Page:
As soon as I saw that Bruce had designed the garden with the front bed turned on the diagonal, I knew I wanted to fill it with herbs.  Although I know pretty much next to nothing about cooking with fresh herbs, I figured I’d be more likely to learn if I planted some.  So I put in Greek and golden oregano, lime green thyme, Italian flat and curled parsley, sweet basil, purple sage and chives.  I did allow myself a spot for some French variegated lavender, bien sûr!

Since I’ve had some experience growing herbs in my flower garden, I wasn’t surprised when they grew like gangbusters.  They grew so well in fact that it was time to start thinking about making something with them!  So, this morning I found a recipe for a fresh herb bread machine bread and decided there was no time like the present.

Happily, the recipe called for basil, thyme, oregano AND sage so I had a blast with the kitchen shears.  I used my new manual mini food processor to chop everything up and ended up with enough for two loaves!

The house smelled glorious as the bread was baking.  After it cooled a bit, I sliced it up, brushed it with butter, toasted it in the oven and served it with spaghetti for dinner.

It was fabulous. All the more so for having learned something.

 

Summer Squash is #1

June 19th, 2012

When thinking about what vegetables I wanted to plant during my rookie season, summer squash was near the top of the list.  Now it was a matter of sorting out which variety would do best in North Carolina.  THE book pointed me to the varieties with the designation “AAS” – All American Selections – “awarded to varieties that have given outstanding performance in trial gardens throughout the country.” In other words, I needed to draft some veterans to help make my rookie season a success!

So I chose “Straightneck Squash” from Bonnie Plants.  I decided to only put in one plant because I wasn’t sure how much squash it would produce and how much squash I could eat!  On May 28, I planted it, along with some Cosmos to attract pollinators, and the game was on!

After just a little over a week, I was thrilled to see male flowers develop and bloom. Thanks to THE book, I wasn’t a bit concerned when the male flowers fell off the plant because I had learned that that was normal and that it was the female flowers that produced the squash.  Amazingly, I was now able to tell the difference!!  A baby step up the learning curve!

And today, just a day over 3 weeks since I planted it, I harvested my first summer squash!  I felt like the proverbial kid in a candy store!  Although my first summer squash was a bit deformed and actually looked more like a “Crookneck Squash“, I could not have cared less!  I lovingly washed it, sliced it up, tossed it in a little olive oil, grilled it, drizzled it with some balsamic vinegar and enjoyed every bit of it with my lunch!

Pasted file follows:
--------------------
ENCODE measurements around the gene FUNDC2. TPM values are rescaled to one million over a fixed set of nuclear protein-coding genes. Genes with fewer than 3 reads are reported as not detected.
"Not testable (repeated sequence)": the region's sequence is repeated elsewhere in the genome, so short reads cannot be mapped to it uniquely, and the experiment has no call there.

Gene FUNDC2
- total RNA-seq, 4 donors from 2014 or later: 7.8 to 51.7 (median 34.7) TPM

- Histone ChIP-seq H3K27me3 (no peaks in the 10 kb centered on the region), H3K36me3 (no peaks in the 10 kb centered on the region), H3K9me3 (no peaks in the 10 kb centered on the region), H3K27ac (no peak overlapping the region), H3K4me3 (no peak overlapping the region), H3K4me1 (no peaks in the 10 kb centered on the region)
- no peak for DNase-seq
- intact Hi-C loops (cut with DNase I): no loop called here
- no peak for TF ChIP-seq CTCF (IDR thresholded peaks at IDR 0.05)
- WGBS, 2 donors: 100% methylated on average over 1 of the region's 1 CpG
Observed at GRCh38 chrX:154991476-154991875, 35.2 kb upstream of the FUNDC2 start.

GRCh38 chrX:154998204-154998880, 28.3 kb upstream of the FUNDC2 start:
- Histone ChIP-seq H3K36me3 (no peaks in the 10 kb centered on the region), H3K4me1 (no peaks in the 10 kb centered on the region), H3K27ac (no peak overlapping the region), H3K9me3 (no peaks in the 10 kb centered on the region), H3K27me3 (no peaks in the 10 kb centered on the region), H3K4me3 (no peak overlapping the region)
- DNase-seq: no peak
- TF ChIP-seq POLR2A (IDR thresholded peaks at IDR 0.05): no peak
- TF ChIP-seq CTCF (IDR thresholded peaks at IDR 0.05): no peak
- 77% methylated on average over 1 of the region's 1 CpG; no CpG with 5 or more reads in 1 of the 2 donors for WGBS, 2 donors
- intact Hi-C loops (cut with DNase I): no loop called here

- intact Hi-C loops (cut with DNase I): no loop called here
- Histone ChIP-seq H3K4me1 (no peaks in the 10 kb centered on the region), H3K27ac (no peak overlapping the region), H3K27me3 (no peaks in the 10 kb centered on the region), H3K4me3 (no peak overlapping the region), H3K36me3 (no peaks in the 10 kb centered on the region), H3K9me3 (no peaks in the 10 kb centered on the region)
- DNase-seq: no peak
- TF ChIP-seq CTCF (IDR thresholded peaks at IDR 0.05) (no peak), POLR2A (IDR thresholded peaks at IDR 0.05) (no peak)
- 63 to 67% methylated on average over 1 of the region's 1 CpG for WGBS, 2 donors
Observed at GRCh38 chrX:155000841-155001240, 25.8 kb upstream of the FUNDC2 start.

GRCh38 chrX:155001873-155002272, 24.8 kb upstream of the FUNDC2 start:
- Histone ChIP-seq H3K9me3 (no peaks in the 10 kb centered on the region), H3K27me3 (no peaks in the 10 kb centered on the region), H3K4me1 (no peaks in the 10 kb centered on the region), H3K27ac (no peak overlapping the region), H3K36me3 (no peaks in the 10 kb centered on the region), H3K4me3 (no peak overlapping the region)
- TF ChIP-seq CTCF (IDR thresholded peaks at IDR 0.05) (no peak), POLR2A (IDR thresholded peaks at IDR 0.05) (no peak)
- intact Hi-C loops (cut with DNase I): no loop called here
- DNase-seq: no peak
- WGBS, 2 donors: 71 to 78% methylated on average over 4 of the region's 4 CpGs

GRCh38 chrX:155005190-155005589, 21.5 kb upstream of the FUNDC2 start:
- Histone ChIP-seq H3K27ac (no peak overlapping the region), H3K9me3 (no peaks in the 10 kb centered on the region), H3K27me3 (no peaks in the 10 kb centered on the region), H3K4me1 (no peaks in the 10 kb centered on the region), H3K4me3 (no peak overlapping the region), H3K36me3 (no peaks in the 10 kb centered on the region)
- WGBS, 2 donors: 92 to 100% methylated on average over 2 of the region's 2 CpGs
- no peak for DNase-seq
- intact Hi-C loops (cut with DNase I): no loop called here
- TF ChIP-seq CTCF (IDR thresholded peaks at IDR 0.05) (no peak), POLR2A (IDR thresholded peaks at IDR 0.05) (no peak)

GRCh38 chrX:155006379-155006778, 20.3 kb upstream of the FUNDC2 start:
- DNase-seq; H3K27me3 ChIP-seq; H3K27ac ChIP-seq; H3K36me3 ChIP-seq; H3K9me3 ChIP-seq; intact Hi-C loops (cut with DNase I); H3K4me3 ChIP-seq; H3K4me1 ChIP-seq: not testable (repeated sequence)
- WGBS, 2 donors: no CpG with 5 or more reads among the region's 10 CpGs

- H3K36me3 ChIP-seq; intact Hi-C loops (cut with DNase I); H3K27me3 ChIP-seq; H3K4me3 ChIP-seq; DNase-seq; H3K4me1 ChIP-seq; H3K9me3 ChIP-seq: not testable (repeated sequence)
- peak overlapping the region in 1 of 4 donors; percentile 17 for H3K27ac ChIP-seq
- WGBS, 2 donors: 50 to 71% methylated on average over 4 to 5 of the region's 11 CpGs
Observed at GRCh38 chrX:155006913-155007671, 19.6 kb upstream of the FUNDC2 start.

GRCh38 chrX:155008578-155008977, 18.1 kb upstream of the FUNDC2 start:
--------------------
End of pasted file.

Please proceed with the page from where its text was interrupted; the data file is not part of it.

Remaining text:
My first harvest.  Summer squash is #1!

 

 

 

 

My Rookie Season

June 19th, 2012

I find being a rookie at anything exhausting!  I had so much to learn about vegetable gardening that just thinking about where to start made my head feel like it was going to blow off my shoulders.  “To the Internet!” I cried.  Unfortunately, googling “vegetable gardening for beginners” only left me feeling more overwhelmed.  It was information overload – way too many opinions, approaches, “must dos”, and “Top 10 Tips”!  So I decided to go “old school” and get a book.  And I made up my mind that once I found THE book, I was going to follow it to the letter, hopefully have a little success, gain some experience and kiss my rookie status good-bye! And so I have my guide, my bible, my lifeline:  Guide to North Carolina Vegetable Gardening by Walter Reeves & Felder Rushing.

The Learning Curve is Steep!

June 19th, 2012

I have always wanted to try my hand at growing vegetables.

And as if by magic, but in truth thanks to the Herculean efforts of my family, a beautiful raised bed vegetable garden appeared in my backyard while I was off celebrating my 50th birthday with a friend!

So now to become a vegetable gardener!  Yikes!  No easy feat considering that  previous to this, the sum total of my knowledge of agriculture resided in the very Midwestern saying about growing corn:  “Knee High by the 4th of July”

Since I no longer live in the Midwest and I hope to grow more than corn, I’ve set my sights on moving Beyond “Knee High by the 4th of July”!  So time to start climbing the learning curve.  And how very steep I found it to be!

This blog will chronicle what I’m determined to think of as an experiment in vegetable gardening.

 

 

Beyond "Knee High by the 4th of July"

An experiment in vegetable gardening